1Digestive Disease Department, Hospital Clínico Universitario de Valencia, Spain; INCLIVA Biomedical Research Institute, Valencia, Spain. Electronic address: email@example.com.
2Institute of Liver Studies, Department of Inflammation Biology, School of Immunology and Microbial Sciences, Faculty of Life Sciences and Medicine, King´s College London, London, United Kingdom.
3Vienna Hepatic Hemodynamic Laboratory, Division of Gastroenterology and Hepatology, Department of Internal Medicine III, Medical University of Vienna, Austria.
4INCLIVA Biomedical Research Institute, Valencia, Spain.
5Digestive Diseases Department, Ciberehd, Virgen del Rocío University Hospital, Instituto de Biomedicina de Sevilla (HUVR/CSIC/US), University of Seville, Sevilla, Spain.
6Liver Failure Group, Institute for Liver and Digestive Health, University College London, Royal Free Campus, London, United Kingdom.
7Liver Failure Group, Institute for Liver and Digestive Health, University College London, Royal Free Campus, London, United Kingdom; Department of Hepatology and Gastroenterology, Aarhus University Hospital, Aarhus, Denmark.
8Digestive Disease Department, Hospital Clínico Universitario de Valencia, Spain; Department of Medicine, Faculty of Medicine, University of Valencia, Spain.
9INCLIVA Biomedical Research Institute, Valencia, Spain; Department of Pathology, Faculty of Medicine, University of Valencia, Spain.
10Liver Failure Group, Institute for Liver and Digestive Health, University College London, Royal Free Campus, London, United Kingdom; European Foundation for the Study of Chronic Liver Failure (EF Clif), Spain. Electronic address: firstname.lastname@example.org.
Background & aims: Neuropsychological and psychophysical tests are recommended to assess the risk of overt hepatic encephalopathy (OHE), but their accuracy is limited. Hyperammonaemia is central in the pathogenesis of OHE, but its predictive utility is unknown. In this study, we aimed to determine the role of neuropsychological or psychophysical tests and ammonia, and to develop a model (AMMON-OHE) to stratify the risk of subsequent OHE development in outpatients with cirrhosis.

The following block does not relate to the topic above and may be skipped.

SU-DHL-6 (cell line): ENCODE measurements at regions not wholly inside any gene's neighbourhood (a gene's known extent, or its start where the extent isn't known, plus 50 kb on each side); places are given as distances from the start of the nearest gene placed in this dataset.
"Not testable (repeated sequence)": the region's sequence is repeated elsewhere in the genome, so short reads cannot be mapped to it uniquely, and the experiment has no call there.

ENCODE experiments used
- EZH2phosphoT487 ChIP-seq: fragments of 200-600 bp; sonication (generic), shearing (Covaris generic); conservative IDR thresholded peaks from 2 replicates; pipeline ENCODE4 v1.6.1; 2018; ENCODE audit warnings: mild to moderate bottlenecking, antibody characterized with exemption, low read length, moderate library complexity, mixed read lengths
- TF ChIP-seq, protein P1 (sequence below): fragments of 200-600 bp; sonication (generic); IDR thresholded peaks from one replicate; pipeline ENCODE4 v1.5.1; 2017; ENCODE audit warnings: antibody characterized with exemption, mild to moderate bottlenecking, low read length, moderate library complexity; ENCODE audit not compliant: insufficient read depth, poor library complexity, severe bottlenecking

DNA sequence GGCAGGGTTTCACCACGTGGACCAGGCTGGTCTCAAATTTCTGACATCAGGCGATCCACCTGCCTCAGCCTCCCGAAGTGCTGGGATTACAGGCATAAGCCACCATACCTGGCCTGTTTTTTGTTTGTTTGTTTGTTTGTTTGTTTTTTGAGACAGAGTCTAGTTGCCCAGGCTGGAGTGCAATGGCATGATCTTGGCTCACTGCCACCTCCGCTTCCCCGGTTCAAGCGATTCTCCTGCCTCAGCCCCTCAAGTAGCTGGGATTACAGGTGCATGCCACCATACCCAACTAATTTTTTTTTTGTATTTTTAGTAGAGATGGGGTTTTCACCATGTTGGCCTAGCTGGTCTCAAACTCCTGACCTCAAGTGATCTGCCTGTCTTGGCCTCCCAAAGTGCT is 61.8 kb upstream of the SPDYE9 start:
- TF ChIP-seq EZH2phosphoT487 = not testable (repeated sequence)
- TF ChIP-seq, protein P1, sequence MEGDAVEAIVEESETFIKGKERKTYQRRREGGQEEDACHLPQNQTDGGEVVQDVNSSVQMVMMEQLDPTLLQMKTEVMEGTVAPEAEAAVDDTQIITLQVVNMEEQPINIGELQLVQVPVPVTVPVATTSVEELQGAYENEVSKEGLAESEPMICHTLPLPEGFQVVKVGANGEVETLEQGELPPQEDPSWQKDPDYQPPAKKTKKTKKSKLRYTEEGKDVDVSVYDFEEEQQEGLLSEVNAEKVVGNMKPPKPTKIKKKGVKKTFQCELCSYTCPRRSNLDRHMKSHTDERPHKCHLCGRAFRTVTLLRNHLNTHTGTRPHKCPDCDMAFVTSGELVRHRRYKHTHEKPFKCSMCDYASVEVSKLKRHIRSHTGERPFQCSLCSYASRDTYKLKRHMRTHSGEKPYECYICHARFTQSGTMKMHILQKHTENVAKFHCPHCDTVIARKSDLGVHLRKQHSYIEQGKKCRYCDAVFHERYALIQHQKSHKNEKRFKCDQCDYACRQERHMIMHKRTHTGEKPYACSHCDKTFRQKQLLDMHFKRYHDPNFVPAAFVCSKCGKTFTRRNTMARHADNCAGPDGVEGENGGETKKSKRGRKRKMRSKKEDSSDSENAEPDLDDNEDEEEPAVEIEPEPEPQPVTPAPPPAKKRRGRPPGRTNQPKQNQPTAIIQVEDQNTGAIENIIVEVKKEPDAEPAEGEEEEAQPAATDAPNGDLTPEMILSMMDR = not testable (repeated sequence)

Methods: This observational, prospective study included 426 outpatients without previous OHE from three liver units followed for a median of 2.5 years. Psychometric hepatic encephalopathy score (PHES) <-4 or critical flicker frequency (CFF) <39 was considered abnormal. Ammonia was normalized to upper limit of normal (AMM-ULN) at the respective reference laboratory. Multivariable frailty competing risk and random survival forest analyses were performed to predict future OHE and to develop the AMMON-OHE model. External validation was carried out using 267 and 381 patients from two independent units.
Results: Significant differences were found in time-to-OHE (log-rank p <0.001) according to PHES or CFF and ammonia, with the highest risk in patients with abnormal PHES plus high AMM-ULN (hazard ratio 4.4; 95% CI 2.4-8.1; p <0.001 compared with normal PHES and AMM-ULN). On multivariable analysis, AMM-ULN but not PHES or CFF was an independent predictor of the development of OHE (hazard ratio 1.4; 95% CI 1.1-1.9; p = 0.015). The AMMON-OHE model (sex, diabetes, albumin, creatinine and AMM-ULN) showed a C-index of 0.844 and 0.728 for the prediction of a first episode of OHE in two external validation cohorts.
Conclusions: In this study, we developed and validated the AMMON-OHE model, comprising readily available clinical and biochemical variables that can be used to identify outpatients at the highest risk of developing a first episode of OHE.
Impact and implications: In this study, we aimed to develop a model to predict which patients with cirrhosis are at risk of developing overt hepatic encephalopathy (OHE). Using data from three units and including 426 outpatients with cirrhosis, we developed the AMMON-OHE model - comprising sex, diabetes, albumin, creatinine and ammonia levels - which demonstrated good predictive ability. The AMMON-OHE model performs better than PHES and CFF to predict the first episode of OHE in outpatients with cirrhosis. This model was validated in 267 and 381 patients from two independent liver units. The AMMON-OHE model is available online for clinical use.